Grain processors and speculators are betting soybeans, used in about 60 percent of the processed food consumed by developed nations, will outperform corn during the next 11 months. Soybeans for delivery in November are 8.8 percent more expensive than for January on the Chicago Board of Trade. The price of December corn next year is 9.2 percent less than for March.
The shift in U.S. crops next year will be similar to 1976. Farmers that year increased the land used for corn by 7.5 percent to 84.59 million acres, and reduced soybeans by 7.9 percent. Grain supplies at the time shrank after two years of harsh weather and rising imports by the former Soviet Union.
Before surging in 1976, the value of a bushel of soybeans in late 1975 was equal to 1.9 bushels of corn, down from a historical average the prior three decades of about 2.5. Twenty years later, that ratio dropped to 1.68 in June 1996, before a soybean rally that sent prices to a nine-year high in May 1997. Now, it takes 1.76 bushels of corn to buy one bushel of soybeans, less than in 1975.
"As more acres are diverted to corn, the picture for the soybean balance sheet gets tighter and tighter,” said William Plummer, who manages $106 million of commodity futures at Range Wise Inc. in Chicago. Plummer said he is "likely to triple my corn position and double beans,” probably early next year.
Not everyone is convinced there will be a soybean shortage. Brazil and Argentina, who together account for 43 percent of the world’s supply, may produce bigger crops, and a price rally before U.S. planting begins by April may encourage farmers to cancel plans to switch to corn. Soybeans are the world’s fourth-largest crops by acreage, after wheat, rice and corn.
"Lots of things can change between now and next spring,” said Li Ke, an analyst at the China National Grain & Oils Information Center in Beijing, an affiliate of the State Grain Administration. "If soybean prices rise to catch up with corn, farmers can always adjust planting intentions.”
Dale Durchholz, a market analyst for AgriVisor Services Inc. in Bloomington, Illinois, said that "prices could follow the 1976 pattern, but drawing a conclusion from one point in history is very risky.” There are too many variables in weather that may affect next year’s crops, he said.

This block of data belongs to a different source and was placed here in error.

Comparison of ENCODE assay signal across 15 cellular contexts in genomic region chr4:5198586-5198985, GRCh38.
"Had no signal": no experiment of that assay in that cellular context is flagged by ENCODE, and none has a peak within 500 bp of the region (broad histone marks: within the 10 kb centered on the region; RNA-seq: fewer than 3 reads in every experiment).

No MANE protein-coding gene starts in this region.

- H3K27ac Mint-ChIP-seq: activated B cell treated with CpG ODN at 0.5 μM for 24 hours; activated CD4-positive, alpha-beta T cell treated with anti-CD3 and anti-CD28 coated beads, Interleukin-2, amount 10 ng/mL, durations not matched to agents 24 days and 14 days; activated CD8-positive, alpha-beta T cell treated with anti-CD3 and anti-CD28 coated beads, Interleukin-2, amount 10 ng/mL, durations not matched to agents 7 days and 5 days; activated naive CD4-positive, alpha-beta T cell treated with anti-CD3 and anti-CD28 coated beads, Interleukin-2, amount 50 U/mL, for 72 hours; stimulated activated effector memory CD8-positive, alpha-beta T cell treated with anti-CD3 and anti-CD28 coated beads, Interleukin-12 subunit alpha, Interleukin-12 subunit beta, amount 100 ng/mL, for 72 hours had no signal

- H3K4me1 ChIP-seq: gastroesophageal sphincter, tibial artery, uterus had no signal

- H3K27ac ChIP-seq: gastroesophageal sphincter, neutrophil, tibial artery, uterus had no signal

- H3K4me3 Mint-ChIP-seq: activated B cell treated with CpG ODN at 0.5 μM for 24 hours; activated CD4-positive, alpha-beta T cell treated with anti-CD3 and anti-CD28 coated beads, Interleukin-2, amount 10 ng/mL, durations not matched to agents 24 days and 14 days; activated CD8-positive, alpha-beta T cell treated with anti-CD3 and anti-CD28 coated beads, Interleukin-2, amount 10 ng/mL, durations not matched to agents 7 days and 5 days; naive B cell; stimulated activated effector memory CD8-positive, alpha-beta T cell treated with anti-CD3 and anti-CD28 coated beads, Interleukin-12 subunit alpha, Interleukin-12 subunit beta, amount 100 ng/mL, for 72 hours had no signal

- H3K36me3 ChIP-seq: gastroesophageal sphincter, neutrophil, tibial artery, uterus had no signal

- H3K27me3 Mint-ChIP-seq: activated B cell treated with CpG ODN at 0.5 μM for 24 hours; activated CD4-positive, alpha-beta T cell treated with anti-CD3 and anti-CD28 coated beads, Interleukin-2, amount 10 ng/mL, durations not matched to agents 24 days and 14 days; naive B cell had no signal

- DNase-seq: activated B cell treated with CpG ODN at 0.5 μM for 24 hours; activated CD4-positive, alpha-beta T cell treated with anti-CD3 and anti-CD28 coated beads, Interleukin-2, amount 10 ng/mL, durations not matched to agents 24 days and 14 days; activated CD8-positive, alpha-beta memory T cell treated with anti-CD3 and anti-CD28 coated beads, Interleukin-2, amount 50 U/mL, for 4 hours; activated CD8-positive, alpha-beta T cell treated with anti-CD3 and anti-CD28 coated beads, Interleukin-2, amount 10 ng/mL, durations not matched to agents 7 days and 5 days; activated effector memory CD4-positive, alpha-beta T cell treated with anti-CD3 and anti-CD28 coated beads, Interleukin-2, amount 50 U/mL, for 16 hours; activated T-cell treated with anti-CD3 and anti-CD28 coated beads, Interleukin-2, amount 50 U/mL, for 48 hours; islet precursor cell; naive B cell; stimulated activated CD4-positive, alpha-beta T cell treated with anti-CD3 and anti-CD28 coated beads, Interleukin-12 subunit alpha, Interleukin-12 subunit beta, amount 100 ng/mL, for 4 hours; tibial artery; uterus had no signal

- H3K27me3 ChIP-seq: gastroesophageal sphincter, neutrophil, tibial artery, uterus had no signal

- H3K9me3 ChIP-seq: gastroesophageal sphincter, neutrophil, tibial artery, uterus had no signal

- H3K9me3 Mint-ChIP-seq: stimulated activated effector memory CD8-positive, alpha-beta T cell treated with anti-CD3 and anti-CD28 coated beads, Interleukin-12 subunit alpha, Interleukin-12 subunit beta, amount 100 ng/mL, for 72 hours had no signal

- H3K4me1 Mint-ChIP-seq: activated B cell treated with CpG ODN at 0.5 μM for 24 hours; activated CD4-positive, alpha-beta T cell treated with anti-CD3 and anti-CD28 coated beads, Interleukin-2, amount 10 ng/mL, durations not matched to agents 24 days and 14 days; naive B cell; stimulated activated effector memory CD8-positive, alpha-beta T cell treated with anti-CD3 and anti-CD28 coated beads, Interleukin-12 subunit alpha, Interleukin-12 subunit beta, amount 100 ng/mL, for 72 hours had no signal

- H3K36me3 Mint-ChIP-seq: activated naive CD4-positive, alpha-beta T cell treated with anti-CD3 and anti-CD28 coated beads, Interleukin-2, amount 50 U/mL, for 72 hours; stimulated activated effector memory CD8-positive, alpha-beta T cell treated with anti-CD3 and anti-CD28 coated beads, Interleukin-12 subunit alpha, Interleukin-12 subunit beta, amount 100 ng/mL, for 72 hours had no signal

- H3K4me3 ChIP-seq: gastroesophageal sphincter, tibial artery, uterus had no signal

Soybeans rose 12 percent this year, lagging behind the 80 percent surge in corn, the biggest U.S. crop and the beneficiary of increased ethanol use. Soy-based diesel demand is rising in the U.S. and Europe, helped by government subsidies for alternative fuels meant to curb dependence on imported crude oil.
Craig Kief, who runs Incobrasa Industries Ltd.’s soybean- processing plant 90 miles south of Chicago, plans to triple his soybean purchases to 75,000 bushels a day in 2007. Kief is betting soy-based diesel will generate more profits than bottling vegetable oil for kitchen use.
Incobrasa began producing fuel from soybeans this month at a Gilman, Illinois, plant that shut in 2004. The Brazil-based company last year opened the factory, wedged between railroad tracks, corn fields and an interstate highway, after talks to sell it to Archer Daniels failed, Kief said.
Fewer acres of soybeans next May, followed by a spell of hot, dry weather in August as plants reach a sensitive phase of development, may lead to a collapse in production from the U.S., the world’s largest grower and exporter, Roggensack said. The harvest may decline as much as 17 percent from this year to 2.656 billion bushels, the smallest since 2003, he said.
"If we lose the amount of acres people are talking about to corn, the carryout after the next harvest would end up pretty tight,” he said.
Farmers in China, the world’s largest soybean importer, may also favor planting more corn than soybeans next spring if the gap between corn and soybean prices stays at the current level, said Hanver Li, managing director at Shanghai JC Intelligence Co., a company that advises international grain trading houses.